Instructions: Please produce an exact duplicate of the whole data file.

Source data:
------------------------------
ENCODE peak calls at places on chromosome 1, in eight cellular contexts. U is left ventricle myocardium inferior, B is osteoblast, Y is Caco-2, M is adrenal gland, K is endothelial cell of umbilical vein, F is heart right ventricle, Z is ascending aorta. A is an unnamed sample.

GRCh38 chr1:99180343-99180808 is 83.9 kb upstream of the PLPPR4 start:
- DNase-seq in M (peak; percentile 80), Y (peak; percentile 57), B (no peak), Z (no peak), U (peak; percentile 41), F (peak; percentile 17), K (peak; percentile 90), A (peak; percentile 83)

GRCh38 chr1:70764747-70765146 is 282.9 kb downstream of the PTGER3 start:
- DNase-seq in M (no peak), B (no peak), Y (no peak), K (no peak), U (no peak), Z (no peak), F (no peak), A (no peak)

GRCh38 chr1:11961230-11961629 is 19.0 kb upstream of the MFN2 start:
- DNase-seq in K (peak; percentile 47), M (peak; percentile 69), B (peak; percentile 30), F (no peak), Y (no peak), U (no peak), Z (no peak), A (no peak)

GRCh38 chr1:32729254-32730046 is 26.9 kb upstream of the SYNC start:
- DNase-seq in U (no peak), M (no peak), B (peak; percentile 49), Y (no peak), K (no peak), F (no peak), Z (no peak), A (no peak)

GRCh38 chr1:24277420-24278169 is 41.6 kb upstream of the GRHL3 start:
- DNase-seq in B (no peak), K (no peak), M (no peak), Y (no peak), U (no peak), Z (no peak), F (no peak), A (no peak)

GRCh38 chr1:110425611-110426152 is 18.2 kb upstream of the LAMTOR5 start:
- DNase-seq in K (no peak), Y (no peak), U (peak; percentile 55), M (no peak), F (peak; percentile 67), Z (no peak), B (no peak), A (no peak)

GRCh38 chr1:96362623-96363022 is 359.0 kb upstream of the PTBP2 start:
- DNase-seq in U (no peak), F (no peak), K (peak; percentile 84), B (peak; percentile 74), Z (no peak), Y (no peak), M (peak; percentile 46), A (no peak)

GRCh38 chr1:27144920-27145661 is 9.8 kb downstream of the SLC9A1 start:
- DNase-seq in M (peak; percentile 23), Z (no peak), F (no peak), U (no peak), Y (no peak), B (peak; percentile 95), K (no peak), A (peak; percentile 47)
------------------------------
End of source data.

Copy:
ENCODE peak calls at places on chromosome 1, in eight cellular contexts. U is left ventricle myocardium inferior, B is osteoblast, Y is Caco-2, M is adrenal gland, K is endothelial cell of umbilical vein, F is heart right ventricle, Z is ascending aorta. A is an unnamed sample.

GRCh38 chr1:99180343-99180808 is 83.9 kb upstream of the PLPPR4 start:
- DNase-seq in M (peak; percentile 80), Y (peak; percentile 57), B (no peak), Z (no peak), U (peak; percentile 41), F (peak; percentile 17), K (peak; percentile 90), A (peak; percentile 83)

GRCh38 chr1:70764747-70765146 is 282.9 kb downstream of the PTGER3 start:
- DNase-seq in M (no peak), B (no peak), Y (no peak), K (no peak), U (no peak), Z (no peak), F (no peak), A (no peak)

GRCh38 chr1:11961230-11961629 is 19.0 kb upstream of the MFN2 start:
- DNase-seq in K (peak; percentile 47), M (peak; percentile 69), B (peak; percentile 30), F (no peak), Y (no peak), U (no peak), Z (no peak), A (no peak)

GRCh38 chr1:32729254-32730046 is 26.9 kb upstream of the SYNC start:
- DNase-seq in U (no peak), M (no peak), B (peak; percentile 49), Y (no peak), K (no peak), F (no peak), Z (no peak), A (no peak)

GRCh38 chr1:24277420-24278169 is 41.6 kb upstream of the GRHL3 start:
- DNase-seq in B (no peak), K (no peak), M (no peak), Y (no peak), U (no peak), Z (no peak), F (no peak), A (no peak)

GRCh38 chr1:110425611-110426152 is 18.2 kb upstream of the LAMTOR5 start:
- DNase-seq in K (no peak), Y (no peak), U (peak; percentile 55), M (no peak), F (peak; percentile 67), Z (no peak), B (no peak), A (no peak)

GRCh38 chr1:96362623-96363022 is 359.0 kb upstream of the PTBP2 start:
- DNase-seq in U (no peak), F (no peak), K (peak; percentile 84), B (peak; percentile 74), Z (no peak), Y (no peak), M (peak; percentile 46), A (no peak)

GRCh38 chr1:27144920-27145661 is 9.8 kb downstream of the SLC9A1 start:
- DNase-seq in M (peak; percentile 23), Z (no peak), F (no peak), U (no peak), Y (no peak), B (peak; percentile 95), K (no peak), A (peak; percentile 47)